The Last Picture Show by Larry McMurtry

cvr9780684853864_9780684853864_hr The Last Picture Show

by Larry McMurtry

Being that I remain in complete awe of Lonesome Dove, I wanted to give something else written by McMurtry a shot.  There are authors that consistently dazzle me (Kent Haruf and Jeanine Cummins comes to mind) and others who are more hit or miss (such as Sarah Waters), and I was curious if I would be just as impressed with something else written by McMurtry.

The Last Picture Show, originally published in 1966 (nearly twenty years before Lonesome Dove), is a coming of age story set in a small, dusty one-stoplight town in Texas in the 1950s.  The story centers around high school seniors and best friends Sonny and Duane, and Jacy, the prettiest (and most self-absorbed and manipulative) girl in town, and also daughter of the richest family in the area.  Sonny and Duane live in a rooming house in town, which gives them an independence not quite enjoyed by the schoolmates who live at home with their parents.  The town’s poolhall, picture show (movie theater), and cafe are the heart of the town’s social existence.

As their senior year of high school winds down, these three stumble towards adulthood and an unknown future, grappling with overpowering emotions and desires.  A cast of colorful supporting characters, vivid in their flaws and strengths, lends the story texture and authenticity.

As I read, I honestly couldn’t decide if I liked the book or not.  There’s some strange and disturbing shit in the story: the gang-raping of a blind cow, along with several paragraphs describing matter-of-factly how small town farm boys regularly copulate with whatever animals are available; pedophilia; and a scene in which Sonny has sex with a pregnant prostitute in Mexico.  Everyone seems to have sex with the most unlikely partners in this story; there are several hookups between middle-aged adults and high school kids.

Still, the story managed to get under my skin.  McMurtry’s writing is wonderful.  He captures certain elusive emotions … that lonely desolate feeling of time slipping away forever, of feeling erased … It’s no Lonesome Dove, but I cried at the end, and days later am still thinking about the story.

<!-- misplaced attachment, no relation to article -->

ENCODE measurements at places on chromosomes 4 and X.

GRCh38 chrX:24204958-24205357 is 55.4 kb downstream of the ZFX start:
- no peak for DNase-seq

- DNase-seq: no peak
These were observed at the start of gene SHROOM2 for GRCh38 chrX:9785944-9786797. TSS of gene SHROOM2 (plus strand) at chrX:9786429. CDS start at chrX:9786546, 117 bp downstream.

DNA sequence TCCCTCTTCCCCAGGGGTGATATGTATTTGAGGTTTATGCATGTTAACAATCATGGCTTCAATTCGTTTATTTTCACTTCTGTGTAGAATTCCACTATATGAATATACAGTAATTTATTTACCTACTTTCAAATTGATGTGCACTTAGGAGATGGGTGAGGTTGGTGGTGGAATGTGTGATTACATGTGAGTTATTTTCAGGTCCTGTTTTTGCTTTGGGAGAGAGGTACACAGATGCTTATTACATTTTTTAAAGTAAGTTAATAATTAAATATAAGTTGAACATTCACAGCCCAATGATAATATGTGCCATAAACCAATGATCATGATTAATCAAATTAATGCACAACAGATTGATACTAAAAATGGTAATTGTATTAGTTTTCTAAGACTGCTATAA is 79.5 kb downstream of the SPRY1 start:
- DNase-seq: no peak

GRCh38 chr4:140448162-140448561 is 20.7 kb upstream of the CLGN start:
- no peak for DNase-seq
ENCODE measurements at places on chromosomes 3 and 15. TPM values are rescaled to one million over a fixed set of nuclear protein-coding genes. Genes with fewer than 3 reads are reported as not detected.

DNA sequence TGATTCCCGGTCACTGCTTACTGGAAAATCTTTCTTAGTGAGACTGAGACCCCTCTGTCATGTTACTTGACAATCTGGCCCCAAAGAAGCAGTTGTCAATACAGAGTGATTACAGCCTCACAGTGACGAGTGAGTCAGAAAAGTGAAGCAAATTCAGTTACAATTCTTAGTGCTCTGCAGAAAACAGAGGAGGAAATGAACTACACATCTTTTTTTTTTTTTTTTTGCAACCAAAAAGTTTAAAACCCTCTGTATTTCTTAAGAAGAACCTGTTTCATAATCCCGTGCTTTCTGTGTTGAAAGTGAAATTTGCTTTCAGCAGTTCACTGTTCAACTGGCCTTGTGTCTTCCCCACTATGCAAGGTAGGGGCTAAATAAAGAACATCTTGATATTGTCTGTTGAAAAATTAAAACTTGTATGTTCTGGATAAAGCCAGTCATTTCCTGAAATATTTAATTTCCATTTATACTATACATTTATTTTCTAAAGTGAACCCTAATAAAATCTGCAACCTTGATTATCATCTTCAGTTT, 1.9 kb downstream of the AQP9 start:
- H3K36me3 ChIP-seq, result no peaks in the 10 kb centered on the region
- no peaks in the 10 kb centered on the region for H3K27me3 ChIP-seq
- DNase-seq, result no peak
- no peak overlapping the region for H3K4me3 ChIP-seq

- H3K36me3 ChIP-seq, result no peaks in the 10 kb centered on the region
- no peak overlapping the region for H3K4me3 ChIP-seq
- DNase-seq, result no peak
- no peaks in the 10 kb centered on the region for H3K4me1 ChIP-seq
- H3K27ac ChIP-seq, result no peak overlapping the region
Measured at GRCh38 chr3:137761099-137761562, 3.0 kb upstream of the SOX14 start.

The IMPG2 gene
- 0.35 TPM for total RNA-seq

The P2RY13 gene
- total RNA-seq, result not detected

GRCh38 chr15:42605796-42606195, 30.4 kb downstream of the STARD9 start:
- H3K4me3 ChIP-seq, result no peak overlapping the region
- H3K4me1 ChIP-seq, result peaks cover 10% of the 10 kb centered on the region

I would sum this one up as weird and wonderful.

 

Lonesome Dove by Larry McMurtry

IMG_8171 Lonesome Dove: A Novel

by Larry McMurtry

I first read this book probably 25 years ago, and for all these years it has stood out in my memory as the best book I’ve ever read.  Of course, over those years, I’ve read many, many other books – including many excellent books, and over time I’ve often wondered if Lonesome Dove would still hold up if I reread it.  Despite how much I remember loving it, I do have a hard time making myself reread books, as there are so many unread books yet to read!  Still, I finally dug out my old paperback copy and delved in.  I was not disappointed.

At 858 pages, it’s too big a story to offer any details – and I don’t think I could do it justice.  In a nutshell, it’s the story of Woodrow Call and Augustus McCrae, two middle-aged former Texas Rangers, basically retired and living in a “little fart of a town” in post-Civil War south Texas, who impulsively decide to undertake a cattle drive up to the virgin pastures of Montana.  Filled with characters so vivid you could almost hear their voices and smell the dust and sweat of them, it is a sweeping, epic masterpiece story of the wild and unbroken frontier of the American West.

Yeah, it’s a western.  Filled with cowboys and Indians, outlaws and lawmen, heroes and villains, ladies and whores – and plenty of adventure and tragedy.  I was absolutely transported to a different time and place – so much so that I was often dreaming of cattle drives at night.  I was struck by how horrifically hard life was in those times – and yet, in some ways so much simpler than now.  People lived and died as they pleased – there was of course a code of honor, and propriety, but … much of the pettiness and materialism and anxiety over a million things that modern life has brought us was absent.

I cried almost ceaselessly through the last 75 pages or so, and it’s one of those rare books that just leaves me feeling like I’m not going to get over it anytime soon.

To be able to write like this … to imagine a story and put it to paper, a story that truly takes on a life of its own and evokes such emotion – what a gift.  What power!  I am awestruck.

I absolutely love this book, and it remains the best book I’ve ever read.